Additives Meant To Protect Vitamin C Actually Cause More Harm
Anti-caking agents in powdered products may hasten degradation of vitamin C instead of doing what they are supposed to do: protect the nutrient from moisture.
Lisa Mauer, a Purdue University professor of food science; Lynne Taylor, a professor of industrial and physical pharmacy; and graduate student Rebecca Lipasek study deliquescence, a reaction in which humidity causes a crystalline solid to dissolve. They wanted to understand how anti-caking agents protect substances such as vitamin C from humidity.
In Mauer’s laboratory, different anti-caking agents were blended with powdered sodium ascorbate, a common form of vitamin C, and were exposed to different relative humidities. Normally, sodium ascorbate deliquesces, or dissolves, at 86 percent relative humidity and is stable below that level. Some anti-caking agents, however, caused the degradation to begin at lower humidity levels.
“The additives that the food industry puts in to make these powders more stable didn’t help the vitamin C, and in some cases actually made things worse,” Lipasek said.
Once vitamin C changes chemically, it no longer holds its nutritional value.
The findings suggest that foods made with powdered vitamin C may lose the vitamin’s nutrients at a lower humidity than once thought. The team’s findings were published in the current issue of the Journal of Food Science.
A variety of anti-caking agents were studied.
“Some of the agents act like little raincoats, covering the particles and protecting them from moisture. Others will absorb the water themselves, keeping it away from the vitamin C particles,” Mauer said. “I really thought some of those anti-caking agents would help, but they didn’t.”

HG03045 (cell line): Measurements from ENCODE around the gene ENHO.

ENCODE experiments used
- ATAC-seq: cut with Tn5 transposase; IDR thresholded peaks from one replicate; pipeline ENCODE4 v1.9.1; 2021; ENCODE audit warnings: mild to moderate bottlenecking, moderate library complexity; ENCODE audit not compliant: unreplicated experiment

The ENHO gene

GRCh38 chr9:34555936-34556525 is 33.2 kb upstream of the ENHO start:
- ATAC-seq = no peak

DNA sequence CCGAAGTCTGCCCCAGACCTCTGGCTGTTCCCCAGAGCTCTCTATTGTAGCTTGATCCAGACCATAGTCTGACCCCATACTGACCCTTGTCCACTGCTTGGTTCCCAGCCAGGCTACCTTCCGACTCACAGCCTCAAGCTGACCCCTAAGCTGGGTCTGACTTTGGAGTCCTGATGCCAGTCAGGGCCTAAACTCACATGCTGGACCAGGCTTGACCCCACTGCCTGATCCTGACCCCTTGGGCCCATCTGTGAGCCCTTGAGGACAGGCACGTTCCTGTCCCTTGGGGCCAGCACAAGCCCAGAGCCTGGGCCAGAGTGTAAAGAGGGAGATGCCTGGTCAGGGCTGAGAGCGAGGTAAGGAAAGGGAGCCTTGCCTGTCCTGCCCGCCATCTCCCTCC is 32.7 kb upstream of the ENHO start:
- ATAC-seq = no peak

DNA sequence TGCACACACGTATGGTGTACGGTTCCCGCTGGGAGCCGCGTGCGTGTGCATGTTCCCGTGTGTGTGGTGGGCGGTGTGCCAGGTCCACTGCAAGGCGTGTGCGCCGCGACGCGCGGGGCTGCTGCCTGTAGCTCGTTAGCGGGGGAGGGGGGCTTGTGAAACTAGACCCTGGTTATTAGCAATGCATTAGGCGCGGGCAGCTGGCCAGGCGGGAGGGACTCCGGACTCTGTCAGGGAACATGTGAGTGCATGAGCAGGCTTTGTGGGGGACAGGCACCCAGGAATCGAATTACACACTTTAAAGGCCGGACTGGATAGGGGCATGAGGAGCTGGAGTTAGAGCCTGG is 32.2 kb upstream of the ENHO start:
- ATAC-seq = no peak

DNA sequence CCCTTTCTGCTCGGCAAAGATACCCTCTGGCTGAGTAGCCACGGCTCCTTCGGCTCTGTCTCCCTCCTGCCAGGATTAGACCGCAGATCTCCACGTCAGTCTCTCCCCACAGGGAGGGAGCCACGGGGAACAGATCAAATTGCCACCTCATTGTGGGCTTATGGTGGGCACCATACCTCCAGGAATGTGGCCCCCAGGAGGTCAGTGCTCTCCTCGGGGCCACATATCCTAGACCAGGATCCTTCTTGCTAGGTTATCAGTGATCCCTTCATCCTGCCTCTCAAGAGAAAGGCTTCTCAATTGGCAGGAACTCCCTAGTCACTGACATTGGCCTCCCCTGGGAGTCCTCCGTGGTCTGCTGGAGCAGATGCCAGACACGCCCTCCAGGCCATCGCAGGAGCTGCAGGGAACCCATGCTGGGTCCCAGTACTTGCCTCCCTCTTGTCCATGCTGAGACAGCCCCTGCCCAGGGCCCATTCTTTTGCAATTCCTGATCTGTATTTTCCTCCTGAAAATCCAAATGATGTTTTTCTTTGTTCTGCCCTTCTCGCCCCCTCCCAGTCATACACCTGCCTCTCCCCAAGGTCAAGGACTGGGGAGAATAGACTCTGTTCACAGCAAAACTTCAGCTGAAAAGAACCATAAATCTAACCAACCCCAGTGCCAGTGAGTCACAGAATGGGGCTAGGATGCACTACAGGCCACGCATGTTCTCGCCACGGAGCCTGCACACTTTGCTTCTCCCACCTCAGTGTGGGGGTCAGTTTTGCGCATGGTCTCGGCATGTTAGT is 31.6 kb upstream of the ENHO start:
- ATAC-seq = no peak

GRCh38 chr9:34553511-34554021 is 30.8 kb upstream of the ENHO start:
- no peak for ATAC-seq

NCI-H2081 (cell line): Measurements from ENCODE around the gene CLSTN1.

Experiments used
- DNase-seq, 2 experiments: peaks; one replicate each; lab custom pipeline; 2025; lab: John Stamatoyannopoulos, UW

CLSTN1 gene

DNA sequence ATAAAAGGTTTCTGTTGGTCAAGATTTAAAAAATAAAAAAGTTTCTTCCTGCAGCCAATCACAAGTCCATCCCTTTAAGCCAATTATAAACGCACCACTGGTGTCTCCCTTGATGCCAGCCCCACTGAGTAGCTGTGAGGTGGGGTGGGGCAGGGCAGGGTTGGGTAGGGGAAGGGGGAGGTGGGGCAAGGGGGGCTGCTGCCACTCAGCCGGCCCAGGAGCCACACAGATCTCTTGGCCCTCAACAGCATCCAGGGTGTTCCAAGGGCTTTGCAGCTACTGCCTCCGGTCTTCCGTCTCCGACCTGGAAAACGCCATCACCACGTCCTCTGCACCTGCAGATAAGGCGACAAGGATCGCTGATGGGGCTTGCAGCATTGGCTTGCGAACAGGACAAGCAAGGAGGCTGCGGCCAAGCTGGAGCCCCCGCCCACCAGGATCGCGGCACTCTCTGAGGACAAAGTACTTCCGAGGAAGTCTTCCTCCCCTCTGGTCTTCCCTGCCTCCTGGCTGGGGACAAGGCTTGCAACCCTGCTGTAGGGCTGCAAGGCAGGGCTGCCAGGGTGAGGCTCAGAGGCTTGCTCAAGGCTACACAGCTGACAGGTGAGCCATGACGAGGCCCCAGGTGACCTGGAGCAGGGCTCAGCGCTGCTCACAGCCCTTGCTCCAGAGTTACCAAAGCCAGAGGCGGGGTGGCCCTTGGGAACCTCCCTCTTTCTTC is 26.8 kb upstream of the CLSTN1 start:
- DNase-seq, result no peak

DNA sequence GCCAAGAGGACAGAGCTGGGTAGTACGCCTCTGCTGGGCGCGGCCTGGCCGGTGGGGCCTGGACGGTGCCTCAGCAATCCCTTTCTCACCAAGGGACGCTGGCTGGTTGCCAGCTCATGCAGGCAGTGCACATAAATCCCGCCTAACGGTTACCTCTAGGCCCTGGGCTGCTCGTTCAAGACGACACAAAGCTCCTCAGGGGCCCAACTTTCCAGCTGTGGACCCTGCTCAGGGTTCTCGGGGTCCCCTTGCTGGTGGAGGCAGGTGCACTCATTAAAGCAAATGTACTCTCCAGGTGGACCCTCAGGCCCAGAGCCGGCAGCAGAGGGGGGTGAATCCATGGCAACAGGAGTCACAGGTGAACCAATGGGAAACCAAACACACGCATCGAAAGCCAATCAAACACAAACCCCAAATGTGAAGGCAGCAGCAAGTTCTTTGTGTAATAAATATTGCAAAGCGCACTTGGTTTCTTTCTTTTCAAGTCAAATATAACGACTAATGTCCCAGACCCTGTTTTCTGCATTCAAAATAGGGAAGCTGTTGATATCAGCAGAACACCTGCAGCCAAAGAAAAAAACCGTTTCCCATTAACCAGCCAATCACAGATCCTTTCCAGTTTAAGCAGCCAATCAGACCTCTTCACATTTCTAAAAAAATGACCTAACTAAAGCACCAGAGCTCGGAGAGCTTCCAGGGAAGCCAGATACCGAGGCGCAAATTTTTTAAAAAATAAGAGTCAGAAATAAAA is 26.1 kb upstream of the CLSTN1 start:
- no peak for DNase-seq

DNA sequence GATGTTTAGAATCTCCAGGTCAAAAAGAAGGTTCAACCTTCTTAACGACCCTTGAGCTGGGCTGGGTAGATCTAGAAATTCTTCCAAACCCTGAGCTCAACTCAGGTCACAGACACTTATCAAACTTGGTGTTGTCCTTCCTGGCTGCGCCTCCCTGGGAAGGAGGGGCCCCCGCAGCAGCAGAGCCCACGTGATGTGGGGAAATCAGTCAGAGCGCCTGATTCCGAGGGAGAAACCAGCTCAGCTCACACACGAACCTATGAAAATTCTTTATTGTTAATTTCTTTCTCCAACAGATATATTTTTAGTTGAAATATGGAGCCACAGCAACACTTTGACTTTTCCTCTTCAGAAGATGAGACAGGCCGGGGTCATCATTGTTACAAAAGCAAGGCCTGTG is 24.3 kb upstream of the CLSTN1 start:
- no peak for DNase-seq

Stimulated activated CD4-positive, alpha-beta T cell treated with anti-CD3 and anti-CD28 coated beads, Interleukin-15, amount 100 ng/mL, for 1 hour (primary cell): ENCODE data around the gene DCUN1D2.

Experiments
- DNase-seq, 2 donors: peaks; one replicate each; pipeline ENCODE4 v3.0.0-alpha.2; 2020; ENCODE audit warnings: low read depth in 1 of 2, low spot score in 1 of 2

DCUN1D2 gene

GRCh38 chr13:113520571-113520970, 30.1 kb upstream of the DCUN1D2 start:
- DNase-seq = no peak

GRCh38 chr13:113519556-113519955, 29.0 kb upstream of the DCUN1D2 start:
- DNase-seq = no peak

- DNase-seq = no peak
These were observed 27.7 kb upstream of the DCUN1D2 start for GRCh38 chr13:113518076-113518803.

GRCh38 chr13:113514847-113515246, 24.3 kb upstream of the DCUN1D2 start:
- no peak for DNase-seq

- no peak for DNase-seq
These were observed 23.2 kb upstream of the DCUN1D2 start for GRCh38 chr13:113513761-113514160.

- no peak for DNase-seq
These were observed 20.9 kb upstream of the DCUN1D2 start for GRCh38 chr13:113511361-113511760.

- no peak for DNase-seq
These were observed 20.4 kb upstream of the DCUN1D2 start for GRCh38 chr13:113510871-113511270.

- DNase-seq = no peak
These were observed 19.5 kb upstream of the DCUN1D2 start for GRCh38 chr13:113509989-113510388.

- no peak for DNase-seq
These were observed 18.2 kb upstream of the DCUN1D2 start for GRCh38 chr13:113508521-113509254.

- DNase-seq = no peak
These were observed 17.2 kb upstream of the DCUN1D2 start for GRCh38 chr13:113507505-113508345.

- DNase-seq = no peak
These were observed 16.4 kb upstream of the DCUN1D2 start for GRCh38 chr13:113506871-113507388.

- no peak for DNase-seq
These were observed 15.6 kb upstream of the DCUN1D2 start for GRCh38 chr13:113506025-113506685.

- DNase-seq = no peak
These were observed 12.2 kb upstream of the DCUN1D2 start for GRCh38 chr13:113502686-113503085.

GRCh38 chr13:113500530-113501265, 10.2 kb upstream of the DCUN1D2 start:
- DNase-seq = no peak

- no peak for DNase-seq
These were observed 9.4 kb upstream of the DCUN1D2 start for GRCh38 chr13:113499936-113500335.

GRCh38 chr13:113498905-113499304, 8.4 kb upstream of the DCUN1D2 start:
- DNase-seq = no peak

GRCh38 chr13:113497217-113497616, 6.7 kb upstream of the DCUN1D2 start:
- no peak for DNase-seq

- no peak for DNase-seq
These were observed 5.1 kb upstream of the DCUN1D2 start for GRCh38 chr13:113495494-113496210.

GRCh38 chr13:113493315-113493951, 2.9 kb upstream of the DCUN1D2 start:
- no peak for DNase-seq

The problem, according to the research, is the chemical properties of the anti-caking agents themselves.
The water-repellent agents, which act like raincoats, are mobile, Lipasek said. When they move around, they clump together and leave some of the vitamin C uncovered. When that happens, moisture is able to reach and degrade the exposed vitamin C.
The moisture-absorbing agents, which absorb the water at a lower humidity than vitamin C, may be absorbing so much moisture that they become saturated. When that occurs, Mauer said, the pH level around the vitamin C can change, or water can move and interact with the vitamin C. Both of these scenarios could lead to further reactions that lower the humidity at which vitamin C deliquesces and changes from solid to liquid. Once the vitamin C dissolves, it is unstable.
Next, Mauer and Lipasek plan to test more complex blends that contain more ingredients along with vitamin C. They also plan to determine how much water is necessary to destabilize vitamin C and how temperature affects the destabilization of vitamin C with anti-caking agents.
The U.S. Department of Agriculture and the Purdue Faculty Scholars Program funded the research.
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